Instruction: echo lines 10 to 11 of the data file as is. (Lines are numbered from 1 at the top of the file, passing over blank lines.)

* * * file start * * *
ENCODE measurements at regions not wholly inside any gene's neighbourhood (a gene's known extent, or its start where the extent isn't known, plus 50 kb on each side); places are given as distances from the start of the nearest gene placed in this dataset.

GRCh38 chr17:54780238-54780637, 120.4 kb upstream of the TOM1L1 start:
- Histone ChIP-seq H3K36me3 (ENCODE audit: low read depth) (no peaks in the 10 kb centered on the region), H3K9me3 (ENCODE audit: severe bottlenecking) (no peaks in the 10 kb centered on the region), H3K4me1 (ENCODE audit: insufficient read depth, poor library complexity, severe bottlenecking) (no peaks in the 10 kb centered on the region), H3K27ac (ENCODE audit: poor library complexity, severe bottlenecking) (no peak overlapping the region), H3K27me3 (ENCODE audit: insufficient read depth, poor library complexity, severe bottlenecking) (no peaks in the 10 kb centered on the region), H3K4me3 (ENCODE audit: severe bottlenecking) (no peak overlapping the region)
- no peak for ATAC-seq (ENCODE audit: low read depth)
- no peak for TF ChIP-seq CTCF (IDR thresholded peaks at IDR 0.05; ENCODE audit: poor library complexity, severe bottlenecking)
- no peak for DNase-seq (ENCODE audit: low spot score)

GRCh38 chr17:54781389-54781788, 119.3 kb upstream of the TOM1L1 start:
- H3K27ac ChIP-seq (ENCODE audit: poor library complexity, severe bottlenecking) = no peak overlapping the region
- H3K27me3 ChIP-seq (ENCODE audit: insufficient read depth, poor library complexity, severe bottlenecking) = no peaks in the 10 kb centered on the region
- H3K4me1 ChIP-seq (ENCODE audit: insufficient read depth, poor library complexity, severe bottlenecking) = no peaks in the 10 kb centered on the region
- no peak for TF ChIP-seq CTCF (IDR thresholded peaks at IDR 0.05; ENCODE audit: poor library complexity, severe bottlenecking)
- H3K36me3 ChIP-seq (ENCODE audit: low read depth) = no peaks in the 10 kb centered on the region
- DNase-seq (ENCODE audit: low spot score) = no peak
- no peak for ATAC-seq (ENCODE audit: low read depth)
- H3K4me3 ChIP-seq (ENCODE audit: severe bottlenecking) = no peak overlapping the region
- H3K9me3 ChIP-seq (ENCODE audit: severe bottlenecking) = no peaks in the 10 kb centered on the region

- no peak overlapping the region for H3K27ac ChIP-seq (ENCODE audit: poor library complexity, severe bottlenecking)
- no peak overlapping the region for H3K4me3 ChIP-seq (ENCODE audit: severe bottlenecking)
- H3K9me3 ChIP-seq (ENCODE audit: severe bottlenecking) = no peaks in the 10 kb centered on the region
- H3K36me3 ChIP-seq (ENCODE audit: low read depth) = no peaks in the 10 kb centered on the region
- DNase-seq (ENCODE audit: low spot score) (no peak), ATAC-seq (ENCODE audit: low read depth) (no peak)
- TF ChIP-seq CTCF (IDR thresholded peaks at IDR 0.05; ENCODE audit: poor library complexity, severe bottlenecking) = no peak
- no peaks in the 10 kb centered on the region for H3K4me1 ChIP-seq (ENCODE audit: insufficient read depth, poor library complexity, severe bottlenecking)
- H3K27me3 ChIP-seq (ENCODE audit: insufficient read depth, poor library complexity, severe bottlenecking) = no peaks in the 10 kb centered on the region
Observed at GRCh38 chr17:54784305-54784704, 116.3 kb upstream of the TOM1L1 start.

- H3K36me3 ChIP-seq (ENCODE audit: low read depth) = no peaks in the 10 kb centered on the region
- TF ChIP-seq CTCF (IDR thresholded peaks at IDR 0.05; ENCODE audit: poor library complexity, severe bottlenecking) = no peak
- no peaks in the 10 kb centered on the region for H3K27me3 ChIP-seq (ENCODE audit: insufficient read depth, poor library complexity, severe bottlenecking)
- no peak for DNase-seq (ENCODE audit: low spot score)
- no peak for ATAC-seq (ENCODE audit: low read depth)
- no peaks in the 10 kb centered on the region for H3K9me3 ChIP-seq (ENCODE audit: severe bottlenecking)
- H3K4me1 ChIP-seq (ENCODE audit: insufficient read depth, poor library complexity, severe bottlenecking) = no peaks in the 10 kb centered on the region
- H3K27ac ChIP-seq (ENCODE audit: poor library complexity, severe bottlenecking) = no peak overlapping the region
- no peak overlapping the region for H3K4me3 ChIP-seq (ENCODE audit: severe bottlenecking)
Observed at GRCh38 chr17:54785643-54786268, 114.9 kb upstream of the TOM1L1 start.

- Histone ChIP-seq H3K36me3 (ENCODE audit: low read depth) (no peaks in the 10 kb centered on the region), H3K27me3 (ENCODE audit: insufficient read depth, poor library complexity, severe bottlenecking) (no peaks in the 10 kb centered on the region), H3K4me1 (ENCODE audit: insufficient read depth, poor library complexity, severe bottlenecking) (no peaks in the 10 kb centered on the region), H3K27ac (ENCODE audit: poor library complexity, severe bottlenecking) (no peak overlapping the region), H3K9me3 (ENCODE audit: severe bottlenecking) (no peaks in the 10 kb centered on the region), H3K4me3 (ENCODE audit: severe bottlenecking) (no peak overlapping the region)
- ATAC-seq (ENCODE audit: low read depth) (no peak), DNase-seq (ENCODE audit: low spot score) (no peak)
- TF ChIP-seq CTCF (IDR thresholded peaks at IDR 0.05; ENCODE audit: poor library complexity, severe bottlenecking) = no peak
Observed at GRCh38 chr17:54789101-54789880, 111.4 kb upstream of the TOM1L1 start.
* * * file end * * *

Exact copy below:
- H3K4me1 ChIP-seq (ENCODE audit: insufficient read depth, poor library complexity, severe bottlenecking) = no peaks in the 10 kb centered on the region
- no peak for TF ChIP-seq CTCF (IDR thresholded peaks at IDR 0.05; ENCODE audit: poor library complexity, severe bottlenecking)